After a promising rookie campaign, Chicago Bears WR Darnell Mooney had a breakthrough sophomore season in 2021. He posted the first 1000-yard season of his career and, as you can see in the table below, was among the top 20 WRs in the NFL in the three main receiving categories.
Of course, these are all volume stats, and high volume does not necessarily mean you are a top player. Mooney was the only not-terrible WR in Chicago last year, so he naturally saw a lot of balls thrown his way. As the only returning WR in 2022, I think it’s worth digging a bit into the advanced statistics to see how well Mooney did with those passes.
Man vs. Zone
Let’s start by looking at how Mooney did against man and zone coverages compared to his peers. I split the overall WR group based on how many targets players earned, and the samples broke down like this:
- 100+ targets: 33 WRs fell in this group, and with 32 NFL teams, this was basically the WR1s.
- 50-99 targets: 56 WRs are in this group, making it the WR 2 + 3 for each team. These are generally starters, but not the top targets.
- 30-49 targets: 28 WRs are in this group, making it roughly a teams’ WR4. These are the top backups.
- Less than 30 targets: 117 WRs (about 3.6/team) fell in this group, and these can be viewed as depth pieces.
The table below shows how WRs in those groupings performed in a variety of metrics against both man (orange) and zone (blue) coverage. All stats are from Pro Football Focus (PFF).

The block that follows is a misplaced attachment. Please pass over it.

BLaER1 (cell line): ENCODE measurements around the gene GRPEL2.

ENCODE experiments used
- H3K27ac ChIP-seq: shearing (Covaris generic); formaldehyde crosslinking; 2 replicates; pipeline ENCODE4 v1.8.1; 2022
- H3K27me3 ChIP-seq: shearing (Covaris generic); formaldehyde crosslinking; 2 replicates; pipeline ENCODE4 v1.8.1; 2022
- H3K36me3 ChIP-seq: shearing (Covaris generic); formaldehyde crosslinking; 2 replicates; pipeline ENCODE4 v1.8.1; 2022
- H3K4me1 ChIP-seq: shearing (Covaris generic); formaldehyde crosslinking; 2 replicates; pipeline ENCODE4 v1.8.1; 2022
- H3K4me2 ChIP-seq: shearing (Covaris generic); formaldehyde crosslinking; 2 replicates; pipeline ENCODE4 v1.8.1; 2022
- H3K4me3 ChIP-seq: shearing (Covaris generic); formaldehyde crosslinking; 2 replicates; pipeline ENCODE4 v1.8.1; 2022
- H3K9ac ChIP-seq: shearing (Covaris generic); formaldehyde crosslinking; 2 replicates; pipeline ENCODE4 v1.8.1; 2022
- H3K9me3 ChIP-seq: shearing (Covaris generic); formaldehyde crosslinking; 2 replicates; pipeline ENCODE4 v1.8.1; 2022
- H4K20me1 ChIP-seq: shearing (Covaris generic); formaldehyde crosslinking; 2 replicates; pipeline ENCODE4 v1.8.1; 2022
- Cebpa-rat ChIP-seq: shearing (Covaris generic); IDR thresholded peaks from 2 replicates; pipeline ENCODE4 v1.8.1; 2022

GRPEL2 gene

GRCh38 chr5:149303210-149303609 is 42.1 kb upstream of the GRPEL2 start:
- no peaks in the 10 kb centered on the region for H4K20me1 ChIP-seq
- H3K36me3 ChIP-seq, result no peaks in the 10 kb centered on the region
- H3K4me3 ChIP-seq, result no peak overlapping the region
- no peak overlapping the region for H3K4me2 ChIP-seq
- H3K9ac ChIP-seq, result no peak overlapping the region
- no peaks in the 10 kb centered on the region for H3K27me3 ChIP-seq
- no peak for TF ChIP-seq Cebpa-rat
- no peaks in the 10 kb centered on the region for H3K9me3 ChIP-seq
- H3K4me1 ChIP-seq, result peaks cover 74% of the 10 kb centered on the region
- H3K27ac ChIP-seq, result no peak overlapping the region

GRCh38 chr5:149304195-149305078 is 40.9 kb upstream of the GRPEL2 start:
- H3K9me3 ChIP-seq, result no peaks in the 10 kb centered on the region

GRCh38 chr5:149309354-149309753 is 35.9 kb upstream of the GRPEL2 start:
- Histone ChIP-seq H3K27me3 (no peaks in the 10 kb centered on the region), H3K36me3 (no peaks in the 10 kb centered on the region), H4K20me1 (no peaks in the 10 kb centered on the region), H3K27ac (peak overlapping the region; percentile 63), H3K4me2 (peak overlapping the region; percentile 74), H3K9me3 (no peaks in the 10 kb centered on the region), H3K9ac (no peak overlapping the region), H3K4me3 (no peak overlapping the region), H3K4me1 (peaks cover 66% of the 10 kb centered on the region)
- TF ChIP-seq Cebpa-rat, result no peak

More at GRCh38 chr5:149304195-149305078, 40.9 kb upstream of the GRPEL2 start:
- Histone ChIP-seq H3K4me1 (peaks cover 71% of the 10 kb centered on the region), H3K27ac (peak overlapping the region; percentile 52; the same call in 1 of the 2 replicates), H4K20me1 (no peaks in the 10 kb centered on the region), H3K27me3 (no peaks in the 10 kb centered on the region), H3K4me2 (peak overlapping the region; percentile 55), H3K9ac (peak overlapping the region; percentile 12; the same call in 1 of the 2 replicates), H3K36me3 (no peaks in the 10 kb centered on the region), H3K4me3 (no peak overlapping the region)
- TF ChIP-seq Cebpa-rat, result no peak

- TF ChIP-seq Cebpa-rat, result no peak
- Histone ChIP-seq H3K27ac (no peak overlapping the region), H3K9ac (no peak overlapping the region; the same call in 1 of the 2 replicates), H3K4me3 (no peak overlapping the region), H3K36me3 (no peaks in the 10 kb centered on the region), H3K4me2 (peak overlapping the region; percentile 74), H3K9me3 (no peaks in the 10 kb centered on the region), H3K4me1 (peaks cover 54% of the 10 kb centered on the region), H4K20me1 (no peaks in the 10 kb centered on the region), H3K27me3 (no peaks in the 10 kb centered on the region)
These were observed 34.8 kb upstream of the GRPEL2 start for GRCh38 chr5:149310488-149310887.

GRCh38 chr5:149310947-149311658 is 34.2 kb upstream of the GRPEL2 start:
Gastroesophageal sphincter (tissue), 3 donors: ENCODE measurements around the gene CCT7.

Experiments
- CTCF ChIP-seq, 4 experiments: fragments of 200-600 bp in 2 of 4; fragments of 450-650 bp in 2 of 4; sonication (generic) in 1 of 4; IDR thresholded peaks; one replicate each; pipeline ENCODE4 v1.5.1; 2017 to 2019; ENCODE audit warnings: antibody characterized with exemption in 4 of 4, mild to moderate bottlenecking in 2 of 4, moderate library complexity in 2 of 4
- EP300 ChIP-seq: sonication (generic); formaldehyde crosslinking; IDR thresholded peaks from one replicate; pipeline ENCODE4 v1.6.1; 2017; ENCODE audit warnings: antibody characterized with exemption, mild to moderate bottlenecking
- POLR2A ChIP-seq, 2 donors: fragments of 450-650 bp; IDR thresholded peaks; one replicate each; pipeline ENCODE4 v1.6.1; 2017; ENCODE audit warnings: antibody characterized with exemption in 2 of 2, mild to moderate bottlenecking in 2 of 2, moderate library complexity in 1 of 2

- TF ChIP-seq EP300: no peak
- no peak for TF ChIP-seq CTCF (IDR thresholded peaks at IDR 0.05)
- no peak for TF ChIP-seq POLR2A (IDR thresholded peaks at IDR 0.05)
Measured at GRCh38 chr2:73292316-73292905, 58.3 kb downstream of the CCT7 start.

A few thoughts:
- It’s important to take the offense into consideration when evaluating Mooney’s stats against his peers. The Bears as a team ranked in the bottom 5 in the majority of passing categories, so it’s not really a surprise to see some of his efficiency stats looking low. For example, the Bears were about 4% lower than the NFL average in completion % (catch % here) and 0.4 yards below the NFL average in yards/attempt (yards/target here).
- Even given that context, Mooney’s catch percentage is still quite low against both man and zone coverage. In man, this can be explained by his deeper targets (higher air yards/target), but that’s not true in zone. Mooney’s drop rate was not an issue (4.7%, 12th best of 33 WRs with 100+ targets), so I’m inclined to chalk this up to a high rate of uncatchable passes (Justin Fields was one of the least accurate passers in the NFL last year).